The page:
Arctic Security: An Assessment by Risk Intelligence


2016-01-09  Our partner, Risk Intelligence, is a leading maritime security firm which works closely with the global shipping community.

In its latest issue of Strategic Insights, the group provides a wide range of insights into the evolving challenge of Arctic security.

We highly recommend readers to go their website and purchase the issue.

What follows is the introduction to the special issue written by Dr. Sebastian Bruns.

Arctic Security

In comparison to other maritime hot spots, the Arctic – the area north of the Arctic Circle – is a fairly quiet region.

There are no pirates preying on seafarers and cargo ships, maritime terrorism is hardly a concern, and human smuggling, drug trafficking, and organised crime are minimal.

A cursory review of Risk Intelligence’s MaRisk for the Arctic region over the past five years reveals the boarding of the drilling rig Stena Don, operating in the Baffin Bay Basin off western Greenland, by Greenpeace activists in August

2010, and a similar attempt by members of the same organisation one year later, 40 nm north of Nuuk, Greenland, to be among the most pressing maritime incidents.

In fact, Greenpeace campaigners have a track record of attempting to board or chain themselves to rigs or hotel ships or transport vessels used by drilling personnel. The

seizure of the Greenpeace vessel Artic Sunrise by Russian authorities in September 2013 and the subsequent arrest of activists received media attention and even led to the case being brought before the International Tribunal for the Law of the Seas.

These incidents aside, the Arctic (also often referred to as the High North) is an arena where non-state actors play a secondary role to larger geopolitical considerations, which are driven by states and governments.

According to one definition, geopolitics represents a symbiosis between geography and political thinking. But it is a challenging (and often challenged) term, in particular in international relations – geography rarely changes, while political framework conditions do so much more often.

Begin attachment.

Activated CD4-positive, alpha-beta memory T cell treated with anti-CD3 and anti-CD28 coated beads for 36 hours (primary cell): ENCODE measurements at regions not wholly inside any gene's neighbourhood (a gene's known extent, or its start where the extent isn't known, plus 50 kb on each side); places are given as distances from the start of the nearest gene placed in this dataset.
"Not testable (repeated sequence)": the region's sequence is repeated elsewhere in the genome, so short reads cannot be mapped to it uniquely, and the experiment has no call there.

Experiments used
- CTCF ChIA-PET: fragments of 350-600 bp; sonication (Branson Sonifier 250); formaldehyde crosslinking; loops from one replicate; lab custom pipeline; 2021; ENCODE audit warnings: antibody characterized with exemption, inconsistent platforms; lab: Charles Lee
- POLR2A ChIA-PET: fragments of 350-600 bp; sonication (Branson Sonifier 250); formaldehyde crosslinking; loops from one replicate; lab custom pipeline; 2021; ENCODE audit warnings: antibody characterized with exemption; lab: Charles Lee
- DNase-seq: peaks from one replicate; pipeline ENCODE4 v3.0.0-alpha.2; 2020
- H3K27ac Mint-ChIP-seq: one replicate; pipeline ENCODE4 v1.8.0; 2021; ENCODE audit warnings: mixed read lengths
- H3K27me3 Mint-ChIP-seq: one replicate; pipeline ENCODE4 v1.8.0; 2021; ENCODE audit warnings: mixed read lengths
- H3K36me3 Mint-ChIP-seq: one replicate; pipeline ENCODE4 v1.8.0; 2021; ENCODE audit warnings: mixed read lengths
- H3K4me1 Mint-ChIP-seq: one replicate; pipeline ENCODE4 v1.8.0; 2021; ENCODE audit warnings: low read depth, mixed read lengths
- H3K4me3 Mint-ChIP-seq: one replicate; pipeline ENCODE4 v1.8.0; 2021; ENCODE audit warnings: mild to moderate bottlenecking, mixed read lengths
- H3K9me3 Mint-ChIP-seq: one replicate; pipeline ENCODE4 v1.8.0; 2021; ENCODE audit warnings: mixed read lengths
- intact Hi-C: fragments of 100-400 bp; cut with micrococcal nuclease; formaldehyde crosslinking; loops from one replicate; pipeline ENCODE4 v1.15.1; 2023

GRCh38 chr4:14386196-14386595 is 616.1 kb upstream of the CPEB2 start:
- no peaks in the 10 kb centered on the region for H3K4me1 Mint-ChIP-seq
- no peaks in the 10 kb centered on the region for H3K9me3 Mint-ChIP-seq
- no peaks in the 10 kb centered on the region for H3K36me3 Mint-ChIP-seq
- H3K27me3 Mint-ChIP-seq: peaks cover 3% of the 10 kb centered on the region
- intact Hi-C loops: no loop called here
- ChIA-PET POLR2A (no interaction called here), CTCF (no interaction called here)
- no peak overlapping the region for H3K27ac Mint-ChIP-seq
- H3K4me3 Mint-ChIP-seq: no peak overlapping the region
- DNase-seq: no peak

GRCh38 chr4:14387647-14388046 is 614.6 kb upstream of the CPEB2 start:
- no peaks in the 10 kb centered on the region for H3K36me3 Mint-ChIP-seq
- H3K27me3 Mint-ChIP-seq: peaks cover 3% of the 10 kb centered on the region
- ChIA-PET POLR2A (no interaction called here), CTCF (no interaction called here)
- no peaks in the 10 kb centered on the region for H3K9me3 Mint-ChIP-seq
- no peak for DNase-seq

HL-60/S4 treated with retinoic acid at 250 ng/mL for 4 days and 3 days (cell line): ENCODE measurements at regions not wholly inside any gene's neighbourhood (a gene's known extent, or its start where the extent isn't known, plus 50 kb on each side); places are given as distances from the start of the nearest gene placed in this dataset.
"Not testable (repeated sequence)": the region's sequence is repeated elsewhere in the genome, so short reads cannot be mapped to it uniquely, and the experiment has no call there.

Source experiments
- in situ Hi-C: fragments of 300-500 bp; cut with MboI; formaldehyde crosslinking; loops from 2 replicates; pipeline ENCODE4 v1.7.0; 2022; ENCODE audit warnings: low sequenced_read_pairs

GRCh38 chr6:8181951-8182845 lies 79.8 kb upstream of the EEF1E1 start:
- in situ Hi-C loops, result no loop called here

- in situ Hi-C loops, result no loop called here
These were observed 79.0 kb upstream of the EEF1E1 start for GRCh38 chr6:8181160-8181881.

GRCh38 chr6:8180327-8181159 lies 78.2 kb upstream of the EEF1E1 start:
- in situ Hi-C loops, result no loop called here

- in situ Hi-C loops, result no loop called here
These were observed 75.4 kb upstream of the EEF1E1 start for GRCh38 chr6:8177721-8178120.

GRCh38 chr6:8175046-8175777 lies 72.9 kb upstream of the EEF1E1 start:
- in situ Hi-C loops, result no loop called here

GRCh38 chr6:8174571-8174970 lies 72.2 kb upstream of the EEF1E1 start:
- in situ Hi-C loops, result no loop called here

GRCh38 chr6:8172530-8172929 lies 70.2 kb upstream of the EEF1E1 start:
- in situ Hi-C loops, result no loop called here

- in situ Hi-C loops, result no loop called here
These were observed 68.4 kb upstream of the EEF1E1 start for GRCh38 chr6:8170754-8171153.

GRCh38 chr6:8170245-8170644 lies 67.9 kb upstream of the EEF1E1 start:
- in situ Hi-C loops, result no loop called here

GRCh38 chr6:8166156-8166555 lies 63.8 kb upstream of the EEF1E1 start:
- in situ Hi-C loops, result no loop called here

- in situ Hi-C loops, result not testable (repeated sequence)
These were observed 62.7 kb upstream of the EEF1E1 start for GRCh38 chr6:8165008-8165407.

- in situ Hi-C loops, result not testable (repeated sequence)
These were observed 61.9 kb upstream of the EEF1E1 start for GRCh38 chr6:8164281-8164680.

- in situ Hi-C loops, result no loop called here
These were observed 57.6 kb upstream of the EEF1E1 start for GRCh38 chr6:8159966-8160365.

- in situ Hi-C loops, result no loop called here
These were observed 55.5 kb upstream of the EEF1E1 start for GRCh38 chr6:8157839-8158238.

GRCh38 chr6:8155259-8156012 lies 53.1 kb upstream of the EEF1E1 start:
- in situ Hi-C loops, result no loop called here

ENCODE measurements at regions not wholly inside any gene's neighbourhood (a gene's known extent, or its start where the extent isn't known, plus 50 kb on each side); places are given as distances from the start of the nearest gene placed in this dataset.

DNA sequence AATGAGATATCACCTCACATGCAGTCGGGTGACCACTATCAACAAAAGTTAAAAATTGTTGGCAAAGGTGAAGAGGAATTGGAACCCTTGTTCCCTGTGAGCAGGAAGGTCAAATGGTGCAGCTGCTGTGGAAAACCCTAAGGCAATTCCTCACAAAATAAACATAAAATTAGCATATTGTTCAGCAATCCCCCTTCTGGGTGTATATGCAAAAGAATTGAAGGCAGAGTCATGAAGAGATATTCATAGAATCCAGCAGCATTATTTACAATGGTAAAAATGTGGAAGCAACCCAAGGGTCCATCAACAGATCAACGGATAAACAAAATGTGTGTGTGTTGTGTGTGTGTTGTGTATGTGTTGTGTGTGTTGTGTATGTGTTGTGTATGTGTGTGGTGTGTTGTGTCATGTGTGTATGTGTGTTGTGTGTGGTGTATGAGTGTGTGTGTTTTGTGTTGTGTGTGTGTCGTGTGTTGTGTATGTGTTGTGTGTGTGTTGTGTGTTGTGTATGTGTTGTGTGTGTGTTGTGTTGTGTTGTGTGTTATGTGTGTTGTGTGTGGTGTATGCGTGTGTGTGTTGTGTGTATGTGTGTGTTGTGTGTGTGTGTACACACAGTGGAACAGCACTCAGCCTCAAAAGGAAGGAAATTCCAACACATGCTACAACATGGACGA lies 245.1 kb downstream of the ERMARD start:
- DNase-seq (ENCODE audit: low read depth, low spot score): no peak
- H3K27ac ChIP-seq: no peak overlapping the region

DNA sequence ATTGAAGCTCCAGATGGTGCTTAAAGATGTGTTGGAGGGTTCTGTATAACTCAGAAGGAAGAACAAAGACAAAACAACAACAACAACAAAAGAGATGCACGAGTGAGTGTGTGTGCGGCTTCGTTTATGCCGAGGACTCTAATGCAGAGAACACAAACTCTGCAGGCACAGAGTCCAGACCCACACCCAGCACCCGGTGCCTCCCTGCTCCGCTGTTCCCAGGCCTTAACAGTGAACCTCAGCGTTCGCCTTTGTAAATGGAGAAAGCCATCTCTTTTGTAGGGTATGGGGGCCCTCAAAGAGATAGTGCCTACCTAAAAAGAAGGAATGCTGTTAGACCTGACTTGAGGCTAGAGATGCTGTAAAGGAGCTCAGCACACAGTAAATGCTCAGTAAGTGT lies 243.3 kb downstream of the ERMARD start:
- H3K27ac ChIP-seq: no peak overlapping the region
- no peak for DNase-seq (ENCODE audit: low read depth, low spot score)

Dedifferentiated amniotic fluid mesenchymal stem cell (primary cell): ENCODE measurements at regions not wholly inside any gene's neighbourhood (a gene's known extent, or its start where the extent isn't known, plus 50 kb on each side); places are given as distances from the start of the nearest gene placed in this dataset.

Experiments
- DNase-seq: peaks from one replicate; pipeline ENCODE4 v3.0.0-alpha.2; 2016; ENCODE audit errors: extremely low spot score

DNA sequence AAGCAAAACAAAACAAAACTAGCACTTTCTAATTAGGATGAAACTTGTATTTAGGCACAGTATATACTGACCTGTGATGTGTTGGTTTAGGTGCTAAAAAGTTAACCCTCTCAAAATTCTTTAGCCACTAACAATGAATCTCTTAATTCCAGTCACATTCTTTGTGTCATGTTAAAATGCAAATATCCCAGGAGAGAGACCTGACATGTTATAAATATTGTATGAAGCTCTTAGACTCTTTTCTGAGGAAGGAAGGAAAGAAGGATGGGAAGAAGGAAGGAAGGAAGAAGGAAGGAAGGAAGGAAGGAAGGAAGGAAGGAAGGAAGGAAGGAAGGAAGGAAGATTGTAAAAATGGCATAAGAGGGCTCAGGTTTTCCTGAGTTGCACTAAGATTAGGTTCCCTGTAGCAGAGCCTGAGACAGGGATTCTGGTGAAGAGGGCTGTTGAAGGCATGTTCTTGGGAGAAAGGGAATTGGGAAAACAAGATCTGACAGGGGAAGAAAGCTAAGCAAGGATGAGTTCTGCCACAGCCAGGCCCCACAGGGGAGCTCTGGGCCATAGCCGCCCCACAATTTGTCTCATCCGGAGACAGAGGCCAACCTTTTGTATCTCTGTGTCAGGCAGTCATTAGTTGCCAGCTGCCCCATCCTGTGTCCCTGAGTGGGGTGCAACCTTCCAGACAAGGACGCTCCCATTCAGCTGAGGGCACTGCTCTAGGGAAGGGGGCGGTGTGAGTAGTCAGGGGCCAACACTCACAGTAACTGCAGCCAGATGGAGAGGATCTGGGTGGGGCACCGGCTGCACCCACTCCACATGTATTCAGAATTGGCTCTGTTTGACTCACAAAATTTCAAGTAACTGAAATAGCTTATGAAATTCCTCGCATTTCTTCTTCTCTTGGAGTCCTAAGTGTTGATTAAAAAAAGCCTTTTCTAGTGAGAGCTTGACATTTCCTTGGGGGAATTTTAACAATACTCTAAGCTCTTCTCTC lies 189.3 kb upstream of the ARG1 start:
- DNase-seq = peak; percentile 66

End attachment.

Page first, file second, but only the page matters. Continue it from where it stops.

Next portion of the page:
With an increasing public sensitisation towards climate change and the strong symbolism manifested in the nexus between melting Arctic ice and rising sea levels, there is also mounting interest by media and science in what the future holds for the use, and perhaps abuse, of the Arctic.

Academic and institutional expectations range from exploiting vast resources and the opening of new sea lanes of communication between Asia and Europe, to more sinister, potentially military, conflicts and also – in the face of more virulent crises around the globe – to the topic remaining on the backbench of the international community’s agenda.

In other words, should a “High Noon in the High North” be expected?

The 20th -century, old-fashioned appreciation of the Arctic was dominated by its inhospitableness, but it was hardly devoid of geopolitical and geostrategic considerations.

One of the principles of the United States’ “The Maritime Strategy” (1986) under President Ronald Reagan was charging at the Soviet nuclear submarine bastions in the High North (Murmansk, Kola Peninsula, Sea of Okhotsk) in the understanding that naval power would intimidate the USSR.

In the 21st century, the Arctic is a powerful symbol for the effects of climate change, a potential future trade route, a place of tremendous resources (oil, gas, or fish) and unique biodiversity, and last, but certainly not least, an arena of competition between major states over resources/access, power, and status.

Our time needs a renewed understanding of geopolitics in the age of globalisation.

Security, reliability of trade routes, and choke point control are fundamentally driven by the systemic implications of the free flow of goods and services. The Arctic, in this sense, is currently a part of the global maritime system, but has the potential to become much more integral to that system in the 21st century.

Choke point control, good governance, and the future of the Law of the Sea are issues in the maritime security realm that transcend the practical maritime safety concerns also associated with the Arctic.

Still, the prospect of an entirely new sea line of communication to be made available for the first time in more than a century (since the openings of the Panama Canal in 1914 and the Suez Canal in 1869) is reason enough to devote more time and energy into thinking about the Arctic, even in the middle of other crises and challenges which absorb much political and economic energy.